Measurement of β-hydroxybutyrate in cats with nonketotic diabetes mellitus, diabetic ketosis, and diabetic ketoacidosis.J Vet Diagn Invest. 2012 Mar; 24(2):295-300.JV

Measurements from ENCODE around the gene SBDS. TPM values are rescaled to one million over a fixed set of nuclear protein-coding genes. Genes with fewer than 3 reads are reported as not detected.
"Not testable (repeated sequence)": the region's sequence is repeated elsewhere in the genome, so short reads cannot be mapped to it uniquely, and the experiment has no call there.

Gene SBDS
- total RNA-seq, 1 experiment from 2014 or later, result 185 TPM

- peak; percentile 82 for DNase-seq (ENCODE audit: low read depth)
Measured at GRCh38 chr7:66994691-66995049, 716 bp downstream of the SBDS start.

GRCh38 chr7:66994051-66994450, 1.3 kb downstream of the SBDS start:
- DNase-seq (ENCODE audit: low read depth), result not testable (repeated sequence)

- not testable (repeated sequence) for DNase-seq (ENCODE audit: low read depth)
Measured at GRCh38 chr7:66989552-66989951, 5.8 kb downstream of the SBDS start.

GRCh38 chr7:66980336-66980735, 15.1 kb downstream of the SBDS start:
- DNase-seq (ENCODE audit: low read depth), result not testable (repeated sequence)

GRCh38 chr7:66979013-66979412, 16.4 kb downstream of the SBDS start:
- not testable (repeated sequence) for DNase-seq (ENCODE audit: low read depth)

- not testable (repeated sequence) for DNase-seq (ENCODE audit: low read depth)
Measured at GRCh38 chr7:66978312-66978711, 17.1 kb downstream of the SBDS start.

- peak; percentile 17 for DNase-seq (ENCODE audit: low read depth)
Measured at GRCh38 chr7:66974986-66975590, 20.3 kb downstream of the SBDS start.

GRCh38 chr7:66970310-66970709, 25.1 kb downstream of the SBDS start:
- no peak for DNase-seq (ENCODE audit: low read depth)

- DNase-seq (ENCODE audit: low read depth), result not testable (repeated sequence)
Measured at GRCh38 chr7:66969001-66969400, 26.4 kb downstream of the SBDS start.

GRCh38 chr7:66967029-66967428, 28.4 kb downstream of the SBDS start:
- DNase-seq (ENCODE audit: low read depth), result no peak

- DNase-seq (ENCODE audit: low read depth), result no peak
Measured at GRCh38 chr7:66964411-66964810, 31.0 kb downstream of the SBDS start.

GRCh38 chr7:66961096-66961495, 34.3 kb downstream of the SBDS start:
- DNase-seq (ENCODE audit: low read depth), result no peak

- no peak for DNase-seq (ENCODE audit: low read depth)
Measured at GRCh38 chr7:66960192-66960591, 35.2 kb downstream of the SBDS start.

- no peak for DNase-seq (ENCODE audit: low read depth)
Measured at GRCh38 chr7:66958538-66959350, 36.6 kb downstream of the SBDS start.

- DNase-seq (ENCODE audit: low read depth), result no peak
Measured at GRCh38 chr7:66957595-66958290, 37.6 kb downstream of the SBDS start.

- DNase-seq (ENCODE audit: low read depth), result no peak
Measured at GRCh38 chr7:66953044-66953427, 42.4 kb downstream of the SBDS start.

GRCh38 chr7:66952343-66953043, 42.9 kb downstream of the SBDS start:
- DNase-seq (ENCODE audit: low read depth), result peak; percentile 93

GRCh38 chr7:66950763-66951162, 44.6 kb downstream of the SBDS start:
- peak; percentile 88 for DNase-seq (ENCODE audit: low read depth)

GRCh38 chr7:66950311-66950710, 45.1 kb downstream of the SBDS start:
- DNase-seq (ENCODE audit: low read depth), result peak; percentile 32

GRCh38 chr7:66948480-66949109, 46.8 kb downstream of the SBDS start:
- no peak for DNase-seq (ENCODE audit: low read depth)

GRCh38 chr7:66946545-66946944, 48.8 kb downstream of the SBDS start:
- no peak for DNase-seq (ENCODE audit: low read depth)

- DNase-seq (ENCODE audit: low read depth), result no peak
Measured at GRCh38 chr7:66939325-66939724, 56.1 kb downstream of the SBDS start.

Diabetic ketoacidosis (DKA) is a life-threatening complication of diabetes mellitus (DM). The standard method of detection of ketone bodies is the dipstick method, which detects semiquantitatively acetoacetate, but not β-hydroxybutyrate (β-HB). The objectives of the current study were to assess the diagnostic utility of β-HB to diagnose diabetic ketosis (DK) and DKA in cats and to establish a cut-off value for the diagnosis of DKA. Sixty-two cats were included in the study. Eleven cats were healthy (group 1); in the remainder of cats (51), a diagnosis of DM was based on hyperglycemia, glucosuria, and increased fructosamine concentrations. Nineteen of 51 cats suffered from nonketotic diabetes mellitus (group 2). In 11 cats, plasma ketone bodies were detected with the dipstick method (diabetic ketosis, group 3). In 21 cats, plasma ketone bodies and metabolic acidosis were present (DKA, group 4). Plasma β-HB was measured in all cats by an enzymatic method (spectrophotometry). A cut-off value for the diagnosis of DKA was calculated based on the receiver operating characteristic curve. In healthy cats, the β-HB concentration ranged from 0 to 0.1 mmol/l; in cats of group 2, from 0 to 0.9 mmol/l (median: 0.1 mmol/l); in cats of group 3, from 0.6 to 6.8 mmol/l (median: 1.7 mmol/l); and in cats of group 4, from 3.8 to 12.2 mmol/l (median: 7.9 mmol/l). A cut-off value of 2.4 mmol/l revealed 100% sensitivity and 87% specificity to diagnose DKA. Beta-hydroxybutyrate is a useful parameter for the diagnosis of diabetic ketosis and DKA in cats.